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Q: What is Stroud Commons?

A: We’re a group of people who want to help build a commons economy in Stroud.

Q: What’s a commons economy?

A: It’s an economy in which the essentials, like housing, energy, water etc. are owned by the community itself. More information here.

Q: Why?

A: By using ‘use-credit obligations’ we can start to bring existing infrastructure (or build new infrastructure) into common ownership, rather than being owned by corporations, banks or absentee landlords. This can include every sector of the economy, including money / credit – a credit commons, using mutual credit rather than money.

Q: How does it work?

A: It’s an economy in which the essentials, like housing, energy, water etc. are owned by the community itself. More information here.


Q: What are use-credit obligations?

A: Think of them as ‘future-use vouchers’, that allow infrastructure to be brought into the commons without incurring debt, by issuing vouchers sold at a discount. Imagine a community energy group wanting to put up a wind turbine. At the moment, to get the funds, they need to go into debt or give away equity (which means the infrastructure will belong to investors or banks before long). Instead, they issue energy-credit obligations – vouchers denominated in kWh, not £ (which makes them inflation-proof). People will want them because they’re sold at a discount, and they provide a store of value – security for old age or sickness. UCOs can work in every sector of the economy (starting with housing commons, because everyone needs housing, and the housing market is so broken). More here.

Q: What’s mutual credit?

A: It’s a way for small businesses to trade without needing money or banks. Members get an account, set at zero. When they sell, they get credits, when they buy, they get debits. There are limits to how far anyone can go into credit or debit. It’s really just a way of accounting for who’s done what for whom, not (like money) something that’s extracted from communities and concentrated. More here. A credit clearing scheme can be the precursor to a local mutual credit network.

Q: What’s a credit clearing scheme?

A: It’s something the banks do, to reduce the need for money to pay debts. But we can do it too. Imagine A owes B £10; B owes C £10; C owes A £10. If everyone has all the information, it can just clear, without needing money to pay debts. For networks of trading small businesses, this can be done with algorithms, covering larger and larger areas. It reduces the need for fiat money and banks. More here.


Q: How do we get these things implemented in Stroud?

A: We’re organising a sociocratic network of ‘circles’ for people interested in those various sectors. Specialists in those sectors and in the commons will come to Stroud to run co-design sessions with the people in the circles to get them up and running.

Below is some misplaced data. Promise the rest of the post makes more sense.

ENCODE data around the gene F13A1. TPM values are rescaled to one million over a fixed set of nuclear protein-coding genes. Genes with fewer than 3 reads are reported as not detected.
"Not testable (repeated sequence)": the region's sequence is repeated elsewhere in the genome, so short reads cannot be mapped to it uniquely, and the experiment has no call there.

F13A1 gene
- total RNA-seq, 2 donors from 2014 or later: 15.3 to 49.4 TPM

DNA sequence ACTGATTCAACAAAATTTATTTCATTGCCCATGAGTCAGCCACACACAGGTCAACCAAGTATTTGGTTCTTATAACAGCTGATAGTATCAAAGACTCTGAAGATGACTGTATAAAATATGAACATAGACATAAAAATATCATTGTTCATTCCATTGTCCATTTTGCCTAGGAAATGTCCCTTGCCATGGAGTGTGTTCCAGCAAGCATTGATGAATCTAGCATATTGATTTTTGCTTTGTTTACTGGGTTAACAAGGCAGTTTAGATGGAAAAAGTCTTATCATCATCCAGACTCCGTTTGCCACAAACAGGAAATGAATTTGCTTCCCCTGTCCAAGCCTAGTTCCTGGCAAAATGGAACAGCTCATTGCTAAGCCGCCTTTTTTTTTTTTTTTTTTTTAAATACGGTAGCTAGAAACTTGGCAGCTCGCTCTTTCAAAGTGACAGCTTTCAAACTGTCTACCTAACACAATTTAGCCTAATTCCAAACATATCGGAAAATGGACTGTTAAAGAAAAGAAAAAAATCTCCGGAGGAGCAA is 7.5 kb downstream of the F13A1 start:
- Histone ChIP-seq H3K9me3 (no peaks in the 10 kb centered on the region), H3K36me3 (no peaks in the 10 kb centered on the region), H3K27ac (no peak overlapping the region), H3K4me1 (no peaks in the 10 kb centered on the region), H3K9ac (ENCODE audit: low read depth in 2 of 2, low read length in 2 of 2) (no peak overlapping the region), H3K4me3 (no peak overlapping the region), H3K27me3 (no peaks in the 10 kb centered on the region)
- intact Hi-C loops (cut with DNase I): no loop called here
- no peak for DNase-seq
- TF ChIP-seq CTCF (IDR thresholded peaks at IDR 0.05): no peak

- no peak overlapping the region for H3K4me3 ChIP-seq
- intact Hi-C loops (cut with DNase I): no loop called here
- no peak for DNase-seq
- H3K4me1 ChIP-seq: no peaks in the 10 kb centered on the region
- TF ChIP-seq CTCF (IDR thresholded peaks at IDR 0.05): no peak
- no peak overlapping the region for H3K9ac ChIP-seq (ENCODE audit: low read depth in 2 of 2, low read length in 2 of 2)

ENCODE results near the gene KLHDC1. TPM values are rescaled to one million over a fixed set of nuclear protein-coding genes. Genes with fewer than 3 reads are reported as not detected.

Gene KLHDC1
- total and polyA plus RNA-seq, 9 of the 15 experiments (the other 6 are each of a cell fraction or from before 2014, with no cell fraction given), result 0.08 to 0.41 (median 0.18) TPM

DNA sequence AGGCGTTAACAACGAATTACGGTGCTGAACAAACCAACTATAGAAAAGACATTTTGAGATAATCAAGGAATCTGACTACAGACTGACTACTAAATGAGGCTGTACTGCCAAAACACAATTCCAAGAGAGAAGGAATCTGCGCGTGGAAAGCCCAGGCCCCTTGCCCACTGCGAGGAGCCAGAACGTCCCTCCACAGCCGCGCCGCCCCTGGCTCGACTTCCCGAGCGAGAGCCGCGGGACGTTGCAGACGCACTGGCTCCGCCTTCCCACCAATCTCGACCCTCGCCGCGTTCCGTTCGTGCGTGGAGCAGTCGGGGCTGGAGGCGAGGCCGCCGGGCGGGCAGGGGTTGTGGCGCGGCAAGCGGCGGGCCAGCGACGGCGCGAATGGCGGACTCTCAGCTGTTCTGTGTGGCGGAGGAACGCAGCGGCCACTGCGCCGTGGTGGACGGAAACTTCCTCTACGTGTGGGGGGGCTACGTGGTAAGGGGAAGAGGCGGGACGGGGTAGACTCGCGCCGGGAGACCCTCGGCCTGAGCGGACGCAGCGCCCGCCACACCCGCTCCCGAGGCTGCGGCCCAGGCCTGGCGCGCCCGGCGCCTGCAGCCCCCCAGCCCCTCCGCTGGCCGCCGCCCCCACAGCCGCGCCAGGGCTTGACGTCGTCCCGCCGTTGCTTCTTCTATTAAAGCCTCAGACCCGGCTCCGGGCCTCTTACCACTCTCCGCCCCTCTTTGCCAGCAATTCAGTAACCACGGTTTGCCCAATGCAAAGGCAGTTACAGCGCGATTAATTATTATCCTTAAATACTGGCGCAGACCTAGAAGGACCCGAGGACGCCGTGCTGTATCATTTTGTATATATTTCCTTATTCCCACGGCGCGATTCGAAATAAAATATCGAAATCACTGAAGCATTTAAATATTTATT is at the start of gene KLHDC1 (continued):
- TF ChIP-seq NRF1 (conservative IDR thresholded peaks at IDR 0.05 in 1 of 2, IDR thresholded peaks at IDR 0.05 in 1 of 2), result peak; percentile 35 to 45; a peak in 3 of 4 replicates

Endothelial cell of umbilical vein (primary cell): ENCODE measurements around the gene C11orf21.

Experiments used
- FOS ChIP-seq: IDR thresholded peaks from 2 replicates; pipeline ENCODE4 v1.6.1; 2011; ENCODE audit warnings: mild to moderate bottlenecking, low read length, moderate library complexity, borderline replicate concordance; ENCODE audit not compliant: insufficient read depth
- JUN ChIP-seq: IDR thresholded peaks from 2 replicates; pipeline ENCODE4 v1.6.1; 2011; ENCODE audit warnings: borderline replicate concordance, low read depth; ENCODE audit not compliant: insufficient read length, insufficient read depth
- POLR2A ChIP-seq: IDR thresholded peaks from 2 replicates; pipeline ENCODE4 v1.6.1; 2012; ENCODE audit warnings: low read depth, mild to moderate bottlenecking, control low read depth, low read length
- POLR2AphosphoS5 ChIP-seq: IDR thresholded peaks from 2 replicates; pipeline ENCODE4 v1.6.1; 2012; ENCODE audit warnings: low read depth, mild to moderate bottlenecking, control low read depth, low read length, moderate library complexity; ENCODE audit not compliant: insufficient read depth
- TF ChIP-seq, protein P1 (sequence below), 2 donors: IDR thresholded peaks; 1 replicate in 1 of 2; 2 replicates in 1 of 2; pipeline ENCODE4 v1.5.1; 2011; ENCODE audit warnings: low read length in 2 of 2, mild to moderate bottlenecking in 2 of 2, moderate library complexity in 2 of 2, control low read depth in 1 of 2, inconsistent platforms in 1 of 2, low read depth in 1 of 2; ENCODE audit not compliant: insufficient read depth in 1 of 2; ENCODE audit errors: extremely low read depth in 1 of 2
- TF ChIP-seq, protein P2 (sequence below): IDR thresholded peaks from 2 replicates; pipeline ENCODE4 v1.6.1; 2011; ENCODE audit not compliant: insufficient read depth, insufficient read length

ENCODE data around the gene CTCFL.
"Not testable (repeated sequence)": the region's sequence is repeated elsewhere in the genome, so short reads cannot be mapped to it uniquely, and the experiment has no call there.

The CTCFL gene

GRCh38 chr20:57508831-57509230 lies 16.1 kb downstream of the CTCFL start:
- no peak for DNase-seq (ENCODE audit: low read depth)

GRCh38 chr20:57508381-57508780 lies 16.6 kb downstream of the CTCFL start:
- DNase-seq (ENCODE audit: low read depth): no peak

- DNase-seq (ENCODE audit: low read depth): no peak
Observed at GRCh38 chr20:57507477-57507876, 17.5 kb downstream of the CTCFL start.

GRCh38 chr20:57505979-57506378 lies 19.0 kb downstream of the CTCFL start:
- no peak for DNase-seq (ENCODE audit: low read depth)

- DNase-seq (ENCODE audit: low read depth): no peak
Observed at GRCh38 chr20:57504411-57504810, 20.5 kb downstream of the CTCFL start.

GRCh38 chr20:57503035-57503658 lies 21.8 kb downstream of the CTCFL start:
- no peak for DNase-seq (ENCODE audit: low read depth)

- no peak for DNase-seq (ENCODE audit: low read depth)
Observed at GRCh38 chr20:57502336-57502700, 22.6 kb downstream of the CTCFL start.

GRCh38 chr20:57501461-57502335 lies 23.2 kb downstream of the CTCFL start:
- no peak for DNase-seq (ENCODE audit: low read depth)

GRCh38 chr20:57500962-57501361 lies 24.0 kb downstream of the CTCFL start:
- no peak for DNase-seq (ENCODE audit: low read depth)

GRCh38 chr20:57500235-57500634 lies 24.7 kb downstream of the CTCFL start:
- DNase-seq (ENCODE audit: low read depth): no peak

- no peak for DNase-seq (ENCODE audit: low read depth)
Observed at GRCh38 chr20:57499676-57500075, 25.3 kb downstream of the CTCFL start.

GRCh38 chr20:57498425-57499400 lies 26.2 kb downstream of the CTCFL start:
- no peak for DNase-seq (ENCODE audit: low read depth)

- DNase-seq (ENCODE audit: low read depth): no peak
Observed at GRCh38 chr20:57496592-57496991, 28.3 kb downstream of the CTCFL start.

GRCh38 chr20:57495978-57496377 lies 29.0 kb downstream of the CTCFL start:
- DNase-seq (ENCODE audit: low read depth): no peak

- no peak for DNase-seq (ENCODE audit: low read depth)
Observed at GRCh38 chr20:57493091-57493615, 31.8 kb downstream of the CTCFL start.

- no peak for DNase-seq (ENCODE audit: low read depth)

Q: What’s sociocracy?

A: It’s a governance / decision-making system. The basic idea is to create small groups (or ‘circles’), that are able to have deep and meaningful conversations. In a medium-sized organisation there might be 20 circles, that have clear areas of decision-making. Ideally, those circles will contain 4-7 people – small enough that people can really listen to each other. The people making the decisions in a circle will be the people who do the work covered by those decisions. which is different from a hierarchical organisation, where some people do things and some people decide things. More here.

Q: Isn’t this similar to the co-operative movement?

A: Similar principles, yes; but co-ops need to go into debt with banks to be able to obtain infrastructure in the first place – for example, a housing co-op would need to go to banks / mortgage providers to be able to buy housing to co-operativise. These new commons ideas mean that we don’t have to be in hock to banks to bring infrastructure into the commons.

Q: Where do we start?

A: We could start in several places simultaneously. There could be a credit clearing scheme for local business networks, from which could grow a mutual credit network – it would be good to use our own mutual credit ‘money’ rather than relying on bank money; we’ve got a group of people who want to co-design a housing commons (a local couple are putting a house into the commons, and we have potential investors and tenants); and the same could happen for other sectors. We start to build the sectors where people turn up. For example, if we have a dynamic group interested in building energy infrastructure, then we form an energy commons group, linked sociocratically to other groups.

OK, I’m interested…

Q: How do I get involved?

A: Subscribe to the blog, and we’ll let you know when there are new developments. Right now, we’re looking for: investors for a housing commons; people with second homes that they might want to put into the commons; members of business networks who might be interested in a credit clearing / mutual credit scheme; anyone who’d like to join a group of people interested in commoning specific parts of the economy – energy, water, housing, land, transport, care, health, education, media, anything. We have a water engineer who would like to assemble a group to build a water commons for Stroud, we have a housing commons group and some people interested in energy, land and education; when commons groups are up and running, there will be paid jobs – managing the schemes / maintaining houses and infrastructure etc. More here.